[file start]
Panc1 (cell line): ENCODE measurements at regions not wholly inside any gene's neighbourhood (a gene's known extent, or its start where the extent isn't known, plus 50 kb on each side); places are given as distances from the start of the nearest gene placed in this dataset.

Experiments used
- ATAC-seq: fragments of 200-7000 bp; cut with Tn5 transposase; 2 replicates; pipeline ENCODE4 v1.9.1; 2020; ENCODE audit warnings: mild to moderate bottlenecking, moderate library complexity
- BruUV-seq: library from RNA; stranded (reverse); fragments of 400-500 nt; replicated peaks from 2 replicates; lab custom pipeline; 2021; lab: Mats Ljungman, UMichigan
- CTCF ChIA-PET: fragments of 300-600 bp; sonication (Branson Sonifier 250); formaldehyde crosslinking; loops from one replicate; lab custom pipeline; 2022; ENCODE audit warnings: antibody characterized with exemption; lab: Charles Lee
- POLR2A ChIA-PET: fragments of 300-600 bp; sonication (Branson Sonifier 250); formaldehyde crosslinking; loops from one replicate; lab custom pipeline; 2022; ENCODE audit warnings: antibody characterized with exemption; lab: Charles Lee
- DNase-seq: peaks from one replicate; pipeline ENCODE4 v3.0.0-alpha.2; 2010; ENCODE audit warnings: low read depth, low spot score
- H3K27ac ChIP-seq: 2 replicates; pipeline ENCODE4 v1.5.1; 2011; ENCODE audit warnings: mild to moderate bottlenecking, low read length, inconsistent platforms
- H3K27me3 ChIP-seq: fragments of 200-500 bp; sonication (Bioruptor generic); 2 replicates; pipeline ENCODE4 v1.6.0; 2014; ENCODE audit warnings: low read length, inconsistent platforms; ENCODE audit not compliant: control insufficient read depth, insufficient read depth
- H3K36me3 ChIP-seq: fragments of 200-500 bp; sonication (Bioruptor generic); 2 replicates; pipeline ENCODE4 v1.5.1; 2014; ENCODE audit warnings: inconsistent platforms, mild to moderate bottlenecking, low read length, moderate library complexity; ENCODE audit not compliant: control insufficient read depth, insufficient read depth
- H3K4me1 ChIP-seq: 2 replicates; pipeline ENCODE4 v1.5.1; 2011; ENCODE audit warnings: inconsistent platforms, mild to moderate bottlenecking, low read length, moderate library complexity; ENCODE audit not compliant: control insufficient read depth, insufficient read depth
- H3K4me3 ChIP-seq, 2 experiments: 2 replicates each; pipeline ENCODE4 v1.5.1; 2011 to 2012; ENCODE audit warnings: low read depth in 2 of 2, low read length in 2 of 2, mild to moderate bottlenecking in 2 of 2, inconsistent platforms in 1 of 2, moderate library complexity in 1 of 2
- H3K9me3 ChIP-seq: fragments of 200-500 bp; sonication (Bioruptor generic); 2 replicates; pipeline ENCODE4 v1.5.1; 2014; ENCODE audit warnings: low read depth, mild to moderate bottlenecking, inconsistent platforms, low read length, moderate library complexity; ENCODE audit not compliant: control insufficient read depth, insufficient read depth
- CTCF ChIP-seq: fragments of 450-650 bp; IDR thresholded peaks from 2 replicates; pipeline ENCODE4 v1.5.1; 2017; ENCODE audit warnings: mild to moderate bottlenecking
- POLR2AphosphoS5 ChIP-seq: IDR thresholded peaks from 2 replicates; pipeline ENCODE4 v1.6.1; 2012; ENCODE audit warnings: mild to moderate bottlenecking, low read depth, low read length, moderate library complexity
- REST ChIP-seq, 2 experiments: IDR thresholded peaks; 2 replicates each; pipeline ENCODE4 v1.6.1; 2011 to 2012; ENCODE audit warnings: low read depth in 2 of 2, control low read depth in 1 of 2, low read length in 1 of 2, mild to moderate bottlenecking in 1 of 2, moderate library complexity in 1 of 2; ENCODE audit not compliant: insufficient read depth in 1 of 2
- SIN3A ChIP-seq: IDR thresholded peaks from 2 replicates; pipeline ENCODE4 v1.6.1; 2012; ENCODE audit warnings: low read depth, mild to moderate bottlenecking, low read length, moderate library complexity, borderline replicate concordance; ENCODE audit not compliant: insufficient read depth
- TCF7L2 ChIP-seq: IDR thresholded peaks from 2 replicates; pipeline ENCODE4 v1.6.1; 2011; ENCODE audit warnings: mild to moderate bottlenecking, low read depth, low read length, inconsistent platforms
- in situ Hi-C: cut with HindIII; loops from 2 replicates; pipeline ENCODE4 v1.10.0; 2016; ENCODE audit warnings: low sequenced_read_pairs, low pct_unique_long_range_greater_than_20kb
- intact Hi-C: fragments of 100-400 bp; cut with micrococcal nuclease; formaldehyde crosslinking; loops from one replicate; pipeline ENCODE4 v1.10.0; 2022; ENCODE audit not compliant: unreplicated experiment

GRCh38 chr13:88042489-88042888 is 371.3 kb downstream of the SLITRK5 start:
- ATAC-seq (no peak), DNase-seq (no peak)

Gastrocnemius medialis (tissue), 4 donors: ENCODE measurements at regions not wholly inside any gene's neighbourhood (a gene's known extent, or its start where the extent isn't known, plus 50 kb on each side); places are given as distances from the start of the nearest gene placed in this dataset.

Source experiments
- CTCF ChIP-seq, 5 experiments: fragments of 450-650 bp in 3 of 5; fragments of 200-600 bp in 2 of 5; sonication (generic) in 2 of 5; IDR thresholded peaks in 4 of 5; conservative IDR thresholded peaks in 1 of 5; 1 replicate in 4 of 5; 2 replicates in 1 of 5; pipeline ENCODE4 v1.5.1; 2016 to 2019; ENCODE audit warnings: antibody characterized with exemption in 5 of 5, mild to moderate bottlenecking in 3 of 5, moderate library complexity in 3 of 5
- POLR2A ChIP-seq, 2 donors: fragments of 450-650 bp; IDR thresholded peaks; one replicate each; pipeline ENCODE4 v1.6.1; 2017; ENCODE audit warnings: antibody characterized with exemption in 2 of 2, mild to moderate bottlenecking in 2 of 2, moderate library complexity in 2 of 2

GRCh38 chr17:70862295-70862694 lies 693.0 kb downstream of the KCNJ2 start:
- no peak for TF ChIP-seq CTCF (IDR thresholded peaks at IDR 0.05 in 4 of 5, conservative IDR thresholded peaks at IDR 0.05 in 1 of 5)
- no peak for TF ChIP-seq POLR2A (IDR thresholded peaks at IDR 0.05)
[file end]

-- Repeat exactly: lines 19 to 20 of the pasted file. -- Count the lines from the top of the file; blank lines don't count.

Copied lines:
- in situ Hi-C: cut with HindIII; loops from 2 replicates; pipeline ENCODE4 v1.10.0; 2016; ENCODE audit warnings: low sequenced_read_pairs, low pct_unique_long_range_greater_than_20kb
- intact Hi-C: fragments of 100-400 bp; cut with micrococcal nuclease; formaldehyde crosslinking; loops from one replicate; pipeline ENCODE4 v1.10.0; 2022; ENCODE audit not compliant: unreplicated experiment